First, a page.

In software licence transactions, licensees often seek to impose an obligation on the licensor to exercise its “best endeavours” or “reasonable endeavours” in performing the licensor’s obligations under the relevant agreement. “Best endeavours” and “reasonable endeavours” are predominantly found in Australian and UK agreements. Yet in transactions negotiated with a party in the United States, “endeavours and efforts clauses” may frequently be found pressed by a party seeking to negotiate the exercise of “good faith efforts”, “best efforts” and “commercially reasoanable efforts” clauses.

What really is the difference between all of this confusing jargon? Well it depends on where you are and who you ask.

In the US, unlike “good faith”, which has sometimes been found to impose an obligation to deal fairly with another party, “best efforts” has sometimes been interpreted as requiring the performance of a party’s obligations to a specific standard. US contracts sometimes also require the performance of “commercially reasonable efforts”, but like “good faith” and “best efforts”, these too can be ambiguous unless properly defined. For instance, the meaning of “best efforts” has been recognised by a number of US courts as ambiguous.

Most Australian software licensors entering into transactions with Australian licensees will not come across the US jargon when negotiating the performance of a party’s obligations to a particular standard. More often than not, an Australian agreement will require “best endeavours” or “reasonable endeavours”.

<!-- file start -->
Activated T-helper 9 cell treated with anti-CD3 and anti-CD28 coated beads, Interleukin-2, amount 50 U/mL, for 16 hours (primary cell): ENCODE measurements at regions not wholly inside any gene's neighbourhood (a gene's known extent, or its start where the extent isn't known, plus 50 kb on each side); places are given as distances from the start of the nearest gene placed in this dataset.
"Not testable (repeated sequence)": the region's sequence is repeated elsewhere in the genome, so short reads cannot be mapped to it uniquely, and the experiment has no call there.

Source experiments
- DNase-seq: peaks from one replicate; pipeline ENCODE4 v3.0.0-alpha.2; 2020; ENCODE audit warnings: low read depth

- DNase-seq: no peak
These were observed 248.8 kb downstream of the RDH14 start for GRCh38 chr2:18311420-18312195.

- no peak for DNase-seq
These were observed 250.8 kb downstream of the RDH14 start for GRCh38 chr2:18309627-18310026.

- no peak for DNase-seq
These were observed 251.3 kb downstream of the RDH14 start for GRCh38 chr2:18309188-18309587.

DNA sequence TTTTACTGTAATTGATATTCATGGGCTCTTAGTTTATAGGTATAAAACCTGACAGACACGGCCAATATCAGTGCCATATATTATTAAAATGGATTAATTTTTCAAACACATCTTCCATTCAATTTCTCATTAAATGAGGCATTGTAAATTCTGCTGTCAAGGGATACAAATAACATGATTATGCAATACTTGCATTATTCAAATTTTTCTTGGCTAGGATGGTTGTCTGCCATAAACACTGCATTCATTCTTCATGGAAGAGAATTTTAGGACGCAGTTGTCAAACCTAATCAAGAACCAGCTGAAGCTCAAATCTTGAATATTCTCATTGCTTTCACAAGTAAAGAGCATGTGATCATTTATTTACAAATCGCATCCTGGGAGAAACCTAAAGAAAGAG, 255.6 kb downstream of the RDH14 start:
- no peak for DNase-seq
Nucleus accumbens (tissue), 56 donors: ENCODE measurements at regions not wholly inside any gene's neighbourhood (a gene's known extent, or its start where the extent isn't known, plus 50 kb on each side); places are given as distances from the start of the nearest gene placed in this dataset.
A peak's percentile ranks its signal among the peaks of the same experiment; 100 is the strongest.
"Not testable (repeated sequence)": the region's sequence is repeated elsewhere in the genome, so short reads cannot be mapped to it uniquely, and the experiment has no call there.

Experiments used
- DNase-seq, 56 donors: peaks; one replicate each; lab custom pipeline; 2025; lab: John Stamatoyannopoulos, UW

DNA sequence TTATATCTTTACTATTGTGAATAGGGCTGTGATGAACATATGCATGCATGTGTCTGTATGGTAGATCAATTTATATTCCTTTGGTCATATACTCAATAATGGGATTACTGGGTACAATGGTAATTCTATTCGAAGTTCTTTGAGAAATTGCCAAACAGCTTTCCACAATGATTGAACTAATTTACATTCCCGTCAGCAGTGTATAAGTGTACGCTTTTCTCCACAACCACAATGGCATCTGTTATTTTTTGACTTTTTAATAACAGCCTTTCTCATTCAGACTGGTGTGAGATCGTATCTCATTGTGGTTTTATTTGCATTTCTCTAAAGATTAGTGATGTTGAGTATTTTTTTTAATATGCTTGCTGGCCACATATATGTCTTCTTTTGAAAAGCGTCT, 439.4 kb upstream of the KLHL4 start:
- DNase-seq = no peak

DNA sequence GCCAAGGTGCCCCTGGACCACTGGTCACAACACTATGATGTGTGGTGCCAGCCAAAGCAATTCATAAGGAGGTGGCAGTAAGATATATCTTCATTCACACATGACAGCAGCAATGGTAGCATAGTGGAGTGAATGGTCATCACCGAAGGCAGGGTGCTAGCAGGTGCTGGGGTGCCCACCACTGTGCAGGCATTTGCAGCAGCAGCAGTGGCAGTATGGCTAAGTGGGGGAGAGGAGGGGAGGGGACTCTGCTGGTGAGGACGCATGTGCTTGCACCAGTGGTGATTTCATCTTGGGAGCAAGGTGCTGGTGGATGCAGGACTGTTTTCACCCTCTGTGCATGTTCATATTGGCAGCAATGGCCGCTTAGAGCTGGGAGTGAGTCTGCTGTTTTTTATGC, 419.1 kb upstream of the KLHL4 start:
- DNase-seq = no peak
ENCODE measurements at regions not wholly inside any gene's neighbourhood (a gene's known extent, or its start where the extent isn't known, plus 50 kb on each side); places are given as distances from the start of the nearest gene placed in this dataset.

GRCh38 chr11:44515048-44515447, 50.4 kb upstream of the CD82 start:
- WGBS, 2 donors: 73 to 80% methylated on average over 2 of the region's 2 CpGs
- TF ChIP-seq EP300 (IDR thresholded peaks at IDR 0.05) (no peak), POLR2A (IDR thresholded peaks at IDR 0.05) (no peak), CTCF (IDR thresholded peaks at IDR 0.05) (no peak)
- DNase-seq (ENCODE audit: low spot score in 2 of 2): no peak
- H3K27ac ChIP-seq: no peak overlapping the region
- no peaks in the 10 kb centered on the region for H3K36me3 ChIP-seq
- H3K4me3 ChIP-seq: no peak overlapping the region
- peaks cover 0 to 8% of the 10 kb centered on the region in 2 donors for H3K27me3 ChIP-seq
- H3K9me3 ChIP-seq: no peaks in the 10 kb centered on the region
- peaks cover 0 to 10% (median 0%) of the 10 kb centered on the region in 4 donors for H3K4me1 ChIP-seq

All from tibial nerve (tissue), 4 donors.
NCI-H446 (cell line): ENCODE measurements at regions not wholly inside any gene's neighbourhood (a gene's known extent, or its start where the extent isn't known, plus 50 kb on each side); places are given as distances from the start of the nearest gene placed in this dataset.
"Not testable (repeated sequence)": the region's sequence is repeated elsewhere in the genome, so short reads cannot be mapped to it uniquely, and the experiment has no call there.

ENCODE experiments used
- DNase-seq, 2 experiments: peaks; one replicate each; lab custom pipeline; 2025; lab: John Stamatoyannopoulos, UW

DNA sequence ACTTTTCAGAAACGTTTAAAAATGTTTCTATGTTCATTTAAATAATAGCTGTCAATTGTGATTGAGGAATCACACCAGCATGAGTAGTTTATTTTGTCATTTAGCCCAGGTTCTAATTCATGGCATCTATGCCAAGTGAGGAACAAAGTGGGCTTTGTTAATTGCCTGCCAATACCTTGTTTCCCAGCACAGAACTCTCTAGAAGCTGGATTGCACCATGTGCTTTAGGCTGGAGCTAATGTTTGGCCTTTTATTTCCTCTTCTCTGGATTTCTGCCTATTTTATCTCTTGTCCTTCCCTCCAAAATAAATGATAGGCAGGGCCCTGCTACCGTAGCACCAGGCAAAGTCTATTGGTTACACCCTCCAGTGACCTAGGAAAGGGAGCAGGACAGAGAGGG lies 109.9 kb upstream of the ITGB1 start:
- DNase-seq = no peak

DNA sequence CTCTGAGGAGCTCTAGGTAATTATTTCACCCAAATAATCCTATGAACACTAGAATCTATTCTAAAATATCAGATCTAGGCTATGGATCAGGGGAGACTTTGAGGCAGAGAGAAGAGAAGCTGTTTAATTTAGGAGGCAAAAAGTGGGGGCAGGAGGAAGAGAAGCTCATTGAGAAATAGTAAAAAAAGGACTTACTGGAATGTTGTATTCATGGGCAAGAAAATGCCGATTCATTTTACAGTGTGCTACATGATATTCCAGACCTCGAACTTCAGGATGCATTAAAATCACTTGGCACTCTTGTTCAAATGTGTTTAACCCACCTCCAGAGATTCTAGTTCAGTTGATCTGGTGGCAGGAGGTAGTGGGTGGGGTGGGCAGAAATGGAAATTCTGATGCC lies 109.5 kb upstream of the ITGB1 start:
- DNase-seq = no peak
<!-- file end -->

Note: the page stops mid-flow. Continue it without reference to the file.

In Australia, the use of the terms “best endeavours” and “reasonable endeavours” are often used to identify a standard of obligation that the parties performing the contract owe one another. In English law, the UK courts place different interpretations on the meanings of “best endeavours” and “reasonable endeavours”. But in Australia, “best endeavours” and “reasonable endeavours” have been held in some cases to generally impose the same or a very similar standard.

It is important not to gloss over drafting which includes references to “best endeavours”, “reasonable endeavours”, “best efforts”, “commercially reasonable efforts” and other similar wording. Using one set of wording instead of another can make a significant difference to the amount of effort you are required to put into the performance of your obligations under a software licensing or services transaction with your customer. And remember, sometimes the courts will make up their own mind as to what they consider is fair and equitable in terms of a party’s performance requirements.

A better way of overcoming the ambiguities and uncertainties around a party’s requirement to perform under a software transaction is to use objective criteria to benchmark the performance of the party’s obligations.

Disclaimer: This blog is for general informational purposes only. It is not legal advice nor is it a substitute for legal advice. Readers should seek legal advice on their own particular circumstances. Alan Arnott is a technology & telecommunications lawyer with qualifications in computer science and law with Arnotts Lawyers Jones Bay Wharf in Sydney. For more information, please visit www.arnotts.net.au.